There are various ways of attaching a rope halyard directly to a sail, but here’s one that’s simple and widely used.

First, tie a figure-of-eight in the end to make sure you don’t lose it inside the mast if the worst happens! (some people prefer to use a plastic ball). Then feed a bight through the hole in the headboard, leaving a longenough working end (with the knot/ball) to pass it over the headboard and through the bight.

Take the slack out of the bight from the standing part and you’re done. Among dinghy sailors this is probably the most common method of attaching the halyard.

HOW IT WAS – The halyard tied with a bowline to a large shackle

A SIMPLE ALTERNATIVE WITHOUT THE SHACKLE – Tie a figure-of-eight in the end, then pass a bight through the headboard

Pass the figure-of-eight through the bight, tighten the bight and job done: simple, light and space-saving

5) Trimming the mainsail

The mainsail on Scorpion was another ‘bitzer’ element, the number and angle of the battens suggesting that it had been cut down from the heavily-roached sail of a dinghy catamaran. No mainsail made for an Evolution 19 would have six full-length battens.

It fitted OK and didn’t set too badly, but needed to be flatter in the brisk conditions of our sail. Our problem was that the clew outhaul was a lash-up.

The clew of a loose-footed sail needs to be held down by a strop around the boom or a metal slug in the groove. It also needs an outhaul to pull it directly aft along the boom.

In this instance the metal slug had been replaced by a plastic luff slide, which is not designed to take that sort of load. It wouldn’t slide and might have broken at any time. A lot of space was also wasted between the clew and the block that provided theouthaul’s 2:1 purchase.

As a temporary measure, I used a length of line to provide the downward component in place of the plastic slide, taking it around the boom, then tidied up the outhaul arrangement with the help of a small spare shackle so we could achieve greater tension on the foot.

THE PROBLEM – This clew outhaul arrangement doesn’t work properly

THE SOLUTION – It’s more secure and functional with a strop around the boom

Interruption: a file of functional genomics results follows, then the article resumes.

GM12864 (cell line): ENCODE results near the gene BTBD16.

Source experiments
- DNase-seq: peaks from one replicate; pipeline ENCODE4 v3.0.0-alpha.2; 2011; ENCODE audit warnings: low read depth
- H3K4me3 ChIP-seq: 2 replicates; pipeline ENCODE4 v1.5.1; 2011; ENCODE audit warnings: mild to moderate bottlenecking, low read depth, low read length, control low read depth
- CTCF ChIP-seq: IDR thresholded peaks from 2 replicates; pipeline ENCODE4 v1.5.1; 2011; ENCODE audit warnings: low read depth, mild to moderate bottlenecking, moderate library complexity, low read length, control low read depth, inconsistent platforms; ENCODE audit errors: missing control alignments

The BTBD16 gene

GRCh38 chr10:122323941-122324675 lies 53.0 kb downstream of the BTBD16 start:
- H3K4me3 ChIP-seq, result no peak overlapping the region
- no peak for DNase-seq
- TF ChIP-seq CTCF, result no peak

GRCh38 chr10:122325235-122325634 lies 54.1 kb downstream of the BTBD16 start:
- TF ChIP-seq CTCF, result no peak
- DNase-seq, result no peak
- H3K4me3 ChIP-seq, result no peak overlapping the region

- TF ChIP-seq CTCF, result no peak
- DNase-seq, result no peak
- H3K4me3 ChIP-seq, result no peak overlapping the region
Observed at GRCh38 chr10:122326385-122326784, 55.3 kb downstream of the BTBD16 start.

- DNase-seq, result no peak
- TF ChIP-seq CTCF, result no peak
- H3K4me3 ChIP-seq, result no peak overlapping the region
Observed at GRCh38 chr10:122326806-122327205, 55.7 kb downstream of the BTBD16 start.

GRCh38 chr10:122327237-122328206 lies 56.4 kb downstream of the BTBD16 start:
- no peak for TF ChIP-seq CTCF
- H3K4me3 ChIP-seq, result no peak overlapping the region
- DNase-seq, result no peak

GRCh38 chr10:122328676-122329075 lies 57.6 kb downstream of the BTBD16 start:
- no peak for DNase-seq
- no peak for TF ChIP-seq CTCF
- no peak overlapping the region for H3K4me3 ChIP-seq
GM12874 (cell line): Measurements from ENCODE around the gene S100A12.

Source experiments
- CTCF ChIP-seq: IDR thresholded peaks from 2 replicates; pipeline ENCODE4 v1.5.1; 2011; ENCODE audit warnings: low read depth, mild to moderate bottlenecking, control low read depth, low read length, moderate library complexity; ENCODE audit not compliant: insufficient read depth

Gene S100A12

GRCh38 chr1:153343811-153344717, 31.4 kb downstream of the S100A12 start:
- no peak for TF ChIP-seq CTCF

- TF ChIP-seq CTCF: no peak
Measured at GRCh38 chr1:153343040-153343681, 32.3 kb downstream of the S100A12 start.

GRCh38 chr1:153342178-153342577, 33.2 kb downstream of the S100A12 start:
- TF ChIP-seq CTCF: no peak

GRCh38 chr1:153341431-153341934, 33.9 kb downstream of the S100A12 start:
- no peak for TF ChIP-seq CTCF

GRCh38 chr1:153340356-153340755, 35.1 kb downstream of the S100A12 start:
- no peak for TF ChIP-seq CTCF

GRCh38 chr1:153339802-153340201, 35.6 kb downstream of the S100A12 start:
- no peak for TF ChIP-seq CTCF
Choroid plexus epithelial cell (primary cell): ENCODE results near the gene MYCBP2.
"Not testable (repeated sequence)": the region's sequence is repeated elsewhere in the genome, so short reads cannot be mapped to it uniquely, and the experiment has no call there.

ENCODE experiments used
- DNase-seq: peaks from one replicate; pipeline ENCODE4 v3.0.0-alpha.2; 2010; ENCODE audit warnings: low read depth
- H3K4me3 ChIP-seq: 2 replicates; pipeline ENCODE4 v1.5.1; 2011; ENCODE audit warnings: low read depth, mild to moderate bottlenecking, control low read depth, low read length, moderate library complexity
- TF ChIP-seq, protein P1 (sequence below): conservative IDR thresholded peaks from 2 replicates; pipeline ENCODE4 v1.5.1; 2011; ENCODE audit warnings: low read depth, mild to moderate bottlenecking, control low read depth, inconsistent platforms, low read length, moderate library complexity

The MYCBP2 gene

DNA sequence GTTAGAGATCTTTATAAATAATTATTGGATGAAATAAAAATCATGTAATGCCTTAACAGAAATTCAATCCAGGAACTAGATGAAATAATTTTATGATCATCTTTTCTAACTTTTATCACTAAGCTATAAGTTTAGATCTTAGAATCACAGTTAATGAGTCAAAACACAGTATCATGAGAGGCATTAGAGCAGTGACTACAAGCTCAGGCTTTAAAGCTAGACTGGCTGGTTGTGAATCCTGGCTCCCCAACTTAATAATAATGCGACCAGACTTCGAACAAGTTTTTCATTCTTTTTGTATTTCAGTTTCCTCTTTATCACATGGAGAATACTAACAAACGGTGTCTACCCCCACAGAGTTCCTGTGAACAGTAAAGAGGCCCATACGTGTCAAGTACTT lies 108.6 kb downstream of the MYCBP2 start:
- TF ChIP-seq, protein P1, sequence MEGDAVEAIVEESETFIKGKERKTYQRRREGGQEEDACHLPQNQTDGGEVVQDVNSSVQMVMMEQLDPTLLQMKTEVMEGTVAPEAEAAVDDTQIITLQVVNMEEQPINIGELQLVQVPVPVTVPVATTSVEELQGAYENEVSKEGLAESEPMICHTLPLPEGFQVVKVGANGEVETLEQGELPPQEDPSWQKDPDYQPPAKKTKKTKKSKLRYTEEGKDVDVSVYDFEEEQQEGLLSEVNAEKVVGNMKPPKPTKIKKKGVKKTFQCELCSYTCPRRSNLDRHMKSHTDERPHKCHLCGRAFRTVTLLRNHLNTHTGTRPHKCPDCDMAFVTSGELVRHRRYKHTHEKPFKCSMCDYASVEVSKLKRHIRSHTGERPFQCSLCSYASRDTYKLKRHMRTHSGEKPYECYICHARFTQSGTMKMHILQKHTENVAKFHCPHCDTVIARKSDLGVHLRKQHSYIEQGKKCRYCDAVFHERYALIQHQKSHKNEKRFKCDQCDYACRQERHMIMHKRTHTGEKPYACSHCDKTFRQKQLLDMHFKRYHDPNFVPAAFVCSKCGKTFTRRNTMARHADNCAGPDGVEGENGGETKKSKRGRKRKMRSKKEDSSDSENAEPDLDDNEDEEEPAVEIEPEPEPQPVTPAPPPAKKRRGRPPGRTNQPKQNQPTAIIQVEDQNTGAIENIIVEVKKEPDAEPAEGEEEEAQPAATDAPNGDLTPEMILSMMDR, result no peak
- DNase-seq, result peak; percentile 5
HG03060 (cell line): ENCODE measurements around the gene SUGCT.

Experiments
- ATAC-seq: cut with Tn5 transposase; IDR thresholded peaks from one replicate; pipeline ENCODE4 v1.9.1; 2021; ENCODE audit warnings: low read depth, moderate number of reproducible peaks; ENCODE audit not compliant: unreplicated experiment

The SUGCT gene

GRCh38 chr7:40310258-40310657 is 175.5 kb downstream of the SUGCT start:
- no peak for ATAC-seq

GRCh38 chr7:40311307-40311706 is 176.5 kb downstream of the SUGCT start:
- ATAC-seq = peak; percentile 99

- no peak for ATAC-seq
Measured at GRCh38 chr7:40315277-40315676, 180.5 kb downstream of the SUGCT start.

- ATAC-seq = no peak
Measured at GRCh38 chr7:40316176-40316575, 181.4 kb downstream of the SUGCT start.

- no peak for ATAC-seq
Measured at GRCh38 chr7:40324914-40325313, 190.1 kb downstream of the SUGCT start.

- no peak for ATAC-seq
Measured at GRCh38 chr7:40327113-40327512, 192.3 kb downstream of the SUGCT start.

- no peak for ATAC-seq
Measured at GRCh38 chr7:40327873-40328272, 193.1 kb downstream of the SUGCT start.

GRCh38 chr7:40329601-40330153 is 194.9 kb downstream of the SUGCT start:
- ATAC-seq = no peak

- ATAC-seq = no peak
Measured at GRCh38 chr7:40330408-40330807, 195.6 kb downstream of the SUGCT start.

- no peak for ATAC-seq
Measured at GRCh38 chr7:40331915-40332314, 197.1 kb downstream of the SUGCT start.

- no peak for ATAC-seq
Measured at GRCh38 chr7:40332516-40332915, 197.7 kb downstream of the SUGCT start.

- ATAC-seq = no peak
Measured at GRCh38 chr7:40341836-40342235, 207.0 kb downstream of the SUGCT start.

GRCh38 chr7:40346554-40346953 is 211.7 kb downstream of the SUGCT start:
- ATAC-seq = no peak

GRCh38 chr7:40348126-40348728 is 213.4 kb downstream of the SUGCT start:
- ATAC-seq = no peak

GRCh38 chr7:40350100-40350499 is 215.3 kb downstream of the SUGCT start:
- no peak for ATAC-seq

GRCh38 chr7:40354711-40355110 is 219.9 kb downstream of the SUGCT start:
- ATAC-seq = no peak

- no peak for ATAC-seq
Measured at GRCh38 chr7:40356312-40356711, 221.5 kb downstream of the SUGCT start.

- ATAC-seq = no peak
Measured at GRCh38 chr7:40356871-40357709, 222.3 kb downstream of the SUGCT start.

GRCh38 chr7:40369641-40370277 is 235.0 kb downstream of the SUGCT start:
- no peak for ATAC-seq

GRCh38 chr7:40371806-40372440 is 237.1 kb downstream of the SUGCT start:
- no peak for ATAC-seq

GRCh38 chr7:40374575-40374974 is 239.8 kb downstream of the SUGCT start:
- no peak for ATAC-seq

6) Improving the kicking strap

The kicking strap was functional and not in need of urgent attention.

It was, however, attached to the mast-step with two shackles, including one that was not only grossly oversized but that also aligned the bottom block of the purchase so the axes of the sheaves were horizontal.

That led to an unfair exit for the line, to a deck organiser on the port side and then aft over the coachroof.

Bypassing the jammer

We moved the enormous shackle to the spares box and used the second, smaller shackle to attach the block. Removing one shackle also rotated the sheaves to give the line a better exit, though it still wasn’t perfect because the bottom block incorporated a V-jammer between the two sheaves.

Bypassing the jammer meant that the line was chafing across the bottom of it, but not in a way that was likely to be critical. Ideally a block without a jammer would be used in its place.

THE PROBLEM -Two shackles, the lower one both massive and unnecessary, were used to secure the kicking strap to the mast-step

THE SOLUTION – Here we have removed the bigger shackle and used just the smaller one, which has aligned the block more accurately


A few simple tweaks can make an appreciable difference to a boat’s safety, performance and ease of handling. Most of what we did cost nothing or next-to- nothing.

In some cases we got rid of unnecessary hardware. In others there was scope to spend a few pounds improving our temporary lash-ups, but the only items that cost a significant amount were for the headsail-sheeting arrangement.

Even then, it was hardly an expensive exercise for a vast improvement.